Key // I Wanna Be
2019.03.04

SHINee just celebrated ten years since their debut last year, so it was only fitting that three of the four surviving members began prepping for their great military-service hiatus, while baby TAEMIN went off to pursue jopping with the other Korean Avengers on Ellen. Luckily, the group left behind treasures to enjoy during the break, including last year’s The Story of Light trilogy. But the greatest was Key’s solo album FACE, released in 2018, and re-packaged this past March as I Wanna Be. The re-package includes three additional tracks, among them the title track, featuring Soyeon of rookie group (G)I-DLE. This album feels like the true successor to 2015’s Married to the Music, an ode to K-pop boy bands and a testament to the pop aesthetic of SM Entertainment in a nutshell, both which are at their strongest together. The number of hooks on this record are stratospheric, and while I’m not convinced that Key is any better on his own than with his band mates, he brings the exact level of vocal enthusiasm these tracks deserve. It’s a hasty prediction, but this album should be enough to keep fans going for the next two years or so.

BAND-MAID // BAND-MAIKO
2019.04.03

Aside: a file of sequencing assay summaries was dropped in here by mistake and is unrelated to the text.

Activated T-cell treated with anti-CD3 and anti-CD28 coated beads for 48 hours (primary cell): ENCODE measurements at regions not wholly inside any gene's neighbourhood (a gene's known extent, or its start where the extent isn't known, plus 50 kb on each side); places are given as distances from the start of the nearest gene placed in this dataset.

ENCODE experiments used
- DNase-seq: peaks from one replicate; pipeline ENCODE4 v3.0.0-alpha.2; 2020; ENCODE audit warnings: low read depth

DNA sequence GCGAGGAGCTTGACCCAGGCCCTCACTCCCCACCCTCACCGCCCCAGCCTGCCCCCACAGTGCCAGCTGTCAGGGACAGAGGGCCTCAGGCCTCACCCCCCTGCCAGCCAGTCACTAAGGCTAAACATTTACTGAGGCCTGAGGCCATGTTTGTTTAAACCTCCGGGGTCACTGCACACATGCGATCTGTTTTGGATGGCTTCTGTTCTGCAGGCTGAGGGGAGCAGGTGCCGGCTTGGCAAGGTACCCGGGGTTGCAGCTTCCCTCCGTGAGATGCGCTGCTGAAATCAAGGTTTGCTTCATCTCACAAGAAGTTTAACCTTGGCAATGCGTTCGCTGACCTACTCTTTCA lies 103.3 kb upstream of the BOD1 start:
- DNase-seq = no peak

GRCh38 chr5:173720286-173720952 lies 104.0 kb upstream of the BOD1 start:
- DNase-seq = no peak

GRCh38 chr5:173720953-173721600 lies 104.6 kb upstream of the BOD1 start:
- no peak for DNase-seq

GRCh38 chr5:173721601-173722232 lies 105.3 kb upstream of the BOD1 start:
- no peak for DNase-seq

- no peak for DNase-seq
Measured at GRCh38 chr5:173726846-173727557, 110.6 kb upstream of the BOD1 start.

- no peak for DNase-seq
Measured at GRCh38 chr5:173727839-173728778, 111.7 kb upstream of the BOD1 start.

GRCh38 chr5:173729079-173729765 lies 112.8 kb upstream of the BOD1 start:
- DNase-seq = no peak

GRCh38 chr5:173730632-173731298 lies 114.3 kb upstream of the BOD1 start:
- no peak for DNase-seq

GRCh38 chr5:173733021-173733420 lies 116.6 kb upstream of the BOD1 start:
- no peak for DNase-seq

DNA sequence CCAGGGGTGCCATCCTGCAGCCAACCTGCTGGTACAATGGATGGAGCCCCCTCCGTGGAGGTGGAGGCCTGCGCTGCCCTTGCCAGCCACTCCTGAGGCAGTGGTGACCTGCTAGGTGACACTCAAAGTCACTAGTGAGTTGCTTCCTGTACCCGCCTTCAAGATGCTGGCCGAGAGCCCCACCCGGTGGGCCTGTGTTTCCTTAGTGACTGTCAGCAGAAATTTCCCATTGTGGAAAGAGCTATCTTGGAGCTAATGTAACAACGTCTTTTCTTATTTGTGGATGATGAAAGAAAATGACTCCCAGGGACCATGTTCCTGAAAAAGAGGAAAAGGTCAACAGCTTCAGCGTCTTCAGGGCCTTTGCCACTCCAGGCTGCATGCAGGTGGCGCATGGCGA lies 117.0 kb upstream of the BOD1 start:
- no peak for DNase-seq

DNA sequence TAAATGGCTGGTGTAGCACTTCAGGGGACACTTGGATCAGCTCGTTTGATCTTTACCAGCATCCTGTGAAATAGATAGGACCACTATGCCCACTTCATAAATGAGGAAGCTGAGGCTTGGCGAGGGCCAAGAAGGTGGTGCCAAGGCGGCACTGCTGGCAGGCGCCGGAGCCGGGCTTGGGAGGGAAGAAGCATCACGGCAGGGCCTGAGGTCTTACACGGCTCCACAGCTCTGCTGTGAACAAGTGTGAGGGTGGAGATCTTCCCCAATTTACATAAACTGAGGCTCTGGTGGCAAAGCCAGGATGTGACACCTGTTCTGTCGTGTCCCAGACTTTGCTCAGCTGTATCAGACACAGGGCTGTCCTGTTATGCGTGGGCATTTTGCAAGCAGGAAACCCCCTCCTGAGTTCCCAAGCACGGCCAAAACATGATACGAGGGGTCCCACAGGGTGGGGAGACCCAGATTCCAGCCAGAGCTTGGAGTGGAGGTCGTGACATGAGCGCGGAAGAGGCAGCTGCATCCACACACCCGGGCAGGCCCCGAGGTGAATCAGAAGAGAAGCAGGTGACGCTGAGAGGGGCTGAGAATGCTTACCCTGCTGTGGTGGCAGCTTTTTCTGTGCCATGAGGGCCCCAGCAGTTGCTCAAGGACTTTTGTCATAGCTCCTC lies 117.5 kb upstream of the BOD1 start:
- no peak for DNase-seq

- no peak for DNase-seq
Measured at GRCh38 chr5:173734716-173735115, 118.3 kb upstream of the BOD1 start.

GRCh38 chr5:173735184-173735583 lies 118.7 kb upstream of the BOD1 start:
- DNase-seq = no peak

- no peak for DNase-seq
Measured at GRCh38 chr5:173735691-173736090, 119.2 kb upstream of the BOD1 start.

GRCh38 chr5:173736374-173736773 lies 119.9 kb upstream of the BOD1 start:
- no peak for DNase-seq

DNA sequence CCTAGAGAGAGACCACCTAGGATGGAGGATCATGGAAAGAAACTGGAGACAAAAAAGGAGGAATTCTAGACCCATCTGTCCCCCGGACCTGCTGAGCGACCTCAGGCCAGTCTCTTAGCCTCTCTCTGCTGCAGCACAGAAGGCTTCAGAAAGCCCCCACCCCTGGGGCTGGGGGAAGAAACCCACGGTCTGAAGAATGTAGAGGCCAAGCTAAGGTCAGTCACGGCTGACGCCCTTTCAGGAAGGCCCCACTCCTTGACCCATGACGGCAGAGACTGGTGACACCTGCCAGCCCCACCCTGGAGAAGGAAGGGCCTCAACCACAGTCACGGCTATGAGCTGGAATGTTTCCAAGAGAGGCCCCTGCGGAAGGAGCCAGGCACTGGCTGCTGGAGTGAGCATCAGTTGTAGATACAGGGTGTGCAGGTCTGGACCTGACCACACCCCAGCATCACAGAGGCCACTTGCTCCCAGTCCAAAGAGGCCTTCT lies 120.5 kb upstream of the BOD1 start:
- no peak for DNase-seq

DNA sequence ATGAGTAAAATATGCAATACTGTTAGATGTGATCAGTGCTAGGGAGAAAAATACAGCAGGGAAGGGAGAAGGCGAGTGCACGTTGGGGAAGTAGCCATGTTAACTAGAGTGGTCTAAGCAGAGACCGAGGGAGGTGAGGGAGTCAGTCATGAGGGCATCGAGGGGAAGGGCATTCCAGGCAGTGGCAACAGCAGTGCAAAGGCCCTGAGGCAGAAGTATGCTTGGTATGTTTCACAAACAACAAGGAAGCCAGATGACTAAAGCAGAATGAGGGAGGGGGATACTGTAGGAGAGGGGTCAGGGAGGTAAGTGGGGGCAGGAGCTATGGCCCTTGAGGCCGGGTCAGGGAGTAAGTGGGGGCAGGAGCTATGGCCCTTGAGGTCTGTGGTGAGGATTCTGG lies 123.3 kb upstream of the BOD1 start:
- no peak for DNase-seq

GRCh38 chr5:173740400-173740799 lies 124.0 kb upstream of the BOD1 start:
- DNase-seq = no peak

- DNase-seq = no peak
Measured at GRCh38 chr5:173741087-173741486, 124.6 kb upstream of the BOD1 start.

Performers in the Japanese and South Korean music business (idols or otherwise) are some of the hardest working in the world, so you’ll have to excuse me if the constant mantra of Ariana Grande releasing two albums over two years doesn’t impress me much when it is has been de rigeur for a group like BAND-MAID to release a new album every year — and two in 2019. Obviously, the sort of work ethic that pushes K-pop idols to train and perform for 14 hours a day is by no means practical, safe, or just. With a group like BAND-MAID, there is also the possibility of not just physical and mental, but creative, burnout. Up until now, BAND-MAID’s releases have been on a strong, upward trajectory with each release topping the last: they have been featured in the top ten albums of the year list here for the last two years. But interestingly, it is not the late-entry CONQUEROR that makes this list, but the shorter EP released in April, BAND-MAIKO. CONQUEROR is a strong album, but it’s the first one that I haven’t been instantly taken by, and while I let that album continue to percolate and work its magic on me, I’ll let BAND-MAIKO speak for itself. As if to preempt a rut, the group changed things up for this special EP by giving a few of their signature metal hits a traditional Japanese sound, complete with taiko drums and shakuhachi flutes piping into every available space left in the production. This idea could have been a silly, ineffectual gimmick (perhaps like being forced to wear maid costumes?), more Wagakki Band-rip off than genuine novelty, but the melting of the two styles are perfect, offsetting, collaborating, and molding themselves into something just as hard and heavy, but with a unique texture. It also gives the band a chance to ditch the maid outfits and don traditional kimonos in music videos for “secret” and “Gion-cho” — I’m not sure they were any more comfortable to shoot in, but they certainly make for stunning visuals (women’s fashion  throughout history, I guess). So far, the EP has been a one-off, but I wouldn’t mind seeing this little side-experiment blossom into a regular gig. It’s a gorgeous, sweeping testament to how adaptable and open the metal genre is, and how hard BAND-MAID work every day to keep innovating and challenging expectations, while proving the band is anything but out of ideas.